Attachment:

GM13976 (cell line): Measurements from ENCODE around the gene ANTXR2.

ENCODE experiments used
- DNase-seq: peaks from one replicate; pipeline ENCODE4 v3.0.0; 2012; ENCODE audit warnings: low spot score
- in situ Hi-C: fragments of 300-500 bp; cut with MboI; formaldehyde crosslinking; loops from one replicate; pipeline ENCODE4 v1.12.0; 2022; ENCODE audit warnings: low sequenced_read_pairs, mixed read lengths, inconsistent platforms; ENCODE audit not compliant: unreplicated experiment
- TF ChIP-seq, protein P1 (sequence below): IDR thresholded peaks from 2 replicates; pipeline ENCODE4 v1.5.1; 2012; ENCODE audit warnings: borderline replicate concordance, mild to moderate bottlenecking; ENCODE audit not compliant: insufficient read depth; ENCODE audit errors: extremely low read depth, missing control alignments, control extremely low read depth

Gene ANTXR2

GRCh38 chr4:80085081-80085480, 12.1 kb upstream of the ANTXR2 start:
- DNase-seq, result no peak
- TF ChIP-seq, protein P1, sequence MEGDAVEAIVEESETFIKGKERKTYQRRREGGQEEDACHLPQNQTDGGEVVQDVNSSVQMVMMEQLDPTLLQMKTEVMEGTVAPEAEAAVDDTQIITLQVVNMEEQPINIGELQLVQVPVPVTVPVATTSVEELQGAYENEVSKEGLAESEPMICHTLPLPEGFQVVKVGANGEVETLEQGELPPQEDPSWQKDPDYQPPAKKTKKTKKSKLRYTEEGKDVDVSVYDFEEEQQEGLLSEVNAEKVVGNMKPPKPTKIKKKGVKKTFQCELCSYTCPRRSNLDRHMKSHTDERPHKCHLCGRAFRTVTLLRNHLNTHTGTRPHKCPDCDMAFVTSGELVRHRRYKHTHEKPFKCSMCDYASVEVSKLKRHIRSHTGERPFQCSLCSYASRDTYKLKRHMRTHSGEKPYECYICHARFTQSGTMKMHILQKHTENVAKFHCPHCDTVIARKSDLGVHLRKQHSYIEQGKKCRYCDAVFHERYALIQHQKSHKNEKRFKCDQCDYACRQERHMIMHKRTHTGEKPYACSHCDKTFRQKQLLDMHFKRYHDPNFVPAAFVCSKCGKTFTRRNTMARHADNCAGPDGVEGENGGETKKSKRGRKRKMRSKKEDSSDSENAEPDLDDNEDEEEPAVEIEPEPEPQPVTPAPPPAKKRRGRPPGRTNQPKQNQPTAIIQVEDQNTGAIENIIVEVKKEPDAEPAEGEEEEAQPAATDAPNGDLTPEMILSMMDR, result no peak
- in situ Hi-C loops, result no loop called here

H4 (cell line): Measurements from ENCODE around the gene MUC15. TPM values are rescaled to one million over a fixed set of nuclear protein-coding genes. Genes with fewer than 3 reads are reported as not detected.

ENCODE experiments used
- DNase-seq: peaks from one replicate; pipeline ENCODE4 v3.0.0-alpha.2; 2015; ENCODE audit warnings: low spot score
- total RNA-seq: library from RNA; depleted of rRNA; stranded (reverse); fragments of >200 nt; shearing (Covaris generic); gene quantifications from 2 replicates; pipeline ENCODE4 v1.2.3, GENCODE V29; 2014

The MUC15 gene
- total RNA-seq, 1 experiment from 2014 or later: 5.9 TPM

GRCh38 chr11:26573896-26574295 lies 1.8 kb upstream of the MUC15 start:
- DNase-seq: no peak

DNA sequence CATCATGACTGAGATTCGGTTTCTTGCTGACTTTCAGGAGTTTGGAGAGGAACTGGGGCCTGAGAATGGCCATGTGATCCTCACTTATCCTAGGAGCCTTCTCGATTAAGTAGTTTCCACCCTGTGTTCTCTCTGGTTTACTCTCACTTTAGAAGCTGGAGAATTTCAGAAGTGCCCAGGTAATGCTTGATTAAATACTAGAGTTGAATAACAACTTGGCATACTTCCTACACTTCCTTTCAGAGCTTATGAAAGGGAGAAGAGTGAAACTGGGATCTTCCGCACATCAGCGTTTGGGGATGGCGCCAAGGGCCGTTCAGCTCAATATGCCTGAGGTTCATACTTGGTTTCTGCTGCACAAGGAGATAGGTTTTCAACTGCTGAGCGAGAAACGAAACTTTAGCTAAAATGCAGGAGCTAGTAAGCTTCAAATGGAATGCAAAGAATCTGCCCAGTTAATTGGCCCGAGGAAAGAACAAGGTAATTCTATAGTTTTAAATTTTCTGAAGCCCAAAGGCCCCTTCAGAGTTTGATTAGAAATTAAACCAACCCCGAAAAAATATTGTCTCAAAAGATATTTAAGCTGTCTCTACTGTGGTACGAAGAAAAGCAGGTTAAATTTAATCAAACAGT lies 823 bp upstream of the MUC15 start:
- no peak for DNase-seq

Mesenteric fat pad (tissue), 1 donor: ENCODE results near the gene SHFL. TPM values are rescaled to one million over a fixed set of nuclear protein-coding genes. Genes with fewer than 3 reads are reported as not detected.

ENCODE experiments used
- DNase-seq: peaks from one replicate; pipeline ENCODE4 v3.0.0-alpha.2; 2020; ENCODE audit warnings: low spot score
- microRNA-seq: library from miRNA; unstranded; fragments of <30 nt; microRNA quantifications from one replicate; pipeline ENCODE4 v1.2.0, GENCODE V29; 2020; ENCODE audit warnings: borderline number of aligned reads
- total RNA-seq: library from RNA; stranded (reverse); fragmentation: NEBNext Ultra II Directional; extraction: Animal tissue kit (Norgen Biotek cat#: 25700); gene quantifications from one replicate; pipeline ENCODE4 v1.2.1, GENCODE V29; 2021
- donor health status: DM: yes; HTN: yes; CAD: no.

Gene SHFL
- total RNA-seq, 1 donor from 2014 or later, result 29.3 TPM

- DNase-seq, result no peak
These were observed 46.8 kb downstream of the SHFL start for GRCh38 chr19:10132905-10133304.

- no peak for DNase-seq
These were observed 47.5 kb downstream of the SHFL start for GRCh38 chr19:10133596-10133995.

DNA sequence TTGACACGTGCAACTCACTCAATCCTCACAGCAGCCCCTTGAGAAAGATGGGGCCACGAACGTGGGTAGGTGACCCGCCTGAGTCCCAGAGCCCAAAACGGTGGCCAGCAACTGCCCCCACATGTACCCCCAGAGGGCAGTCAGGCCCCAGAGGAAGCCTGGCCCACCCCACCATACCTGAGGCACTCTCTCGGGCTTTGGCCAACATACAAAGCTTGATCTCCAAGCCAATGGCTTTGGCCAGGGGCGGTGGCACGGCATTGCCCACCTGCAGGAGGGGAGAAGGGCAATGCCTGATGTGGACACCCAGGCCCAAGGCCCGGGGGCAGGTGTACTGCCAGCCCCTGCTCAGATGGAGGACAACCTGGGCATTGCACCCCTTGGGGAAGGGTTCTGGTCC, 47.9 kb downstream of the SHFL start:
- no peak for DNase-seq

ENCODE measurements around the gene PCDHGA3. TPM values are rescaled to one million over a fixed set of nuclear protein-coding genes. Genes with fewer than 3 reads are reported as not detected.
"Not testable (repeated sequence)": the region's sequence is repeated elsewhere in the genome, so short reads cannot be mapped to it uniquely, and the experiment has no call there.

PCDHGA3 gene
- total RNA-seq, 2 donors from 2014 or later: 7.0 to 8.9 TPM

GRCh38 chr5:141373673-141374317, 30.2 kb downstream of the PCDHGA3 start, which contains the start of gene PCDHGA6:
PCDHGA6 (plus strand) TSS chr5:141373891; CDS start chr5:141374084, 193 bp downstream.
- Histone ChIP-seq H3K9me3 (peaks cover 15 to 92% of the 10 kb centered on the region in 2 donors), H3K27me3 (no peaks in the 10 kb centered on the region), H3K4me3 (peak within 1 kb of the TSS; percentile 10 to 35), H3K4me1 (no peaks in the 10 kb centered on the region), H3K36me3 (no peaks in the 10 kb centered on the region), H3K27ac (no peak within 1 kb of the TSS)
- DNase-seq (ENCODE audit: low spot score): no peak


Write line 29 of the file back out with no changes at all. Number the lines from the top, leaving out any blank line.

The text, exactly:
- DNase-seq, result no peak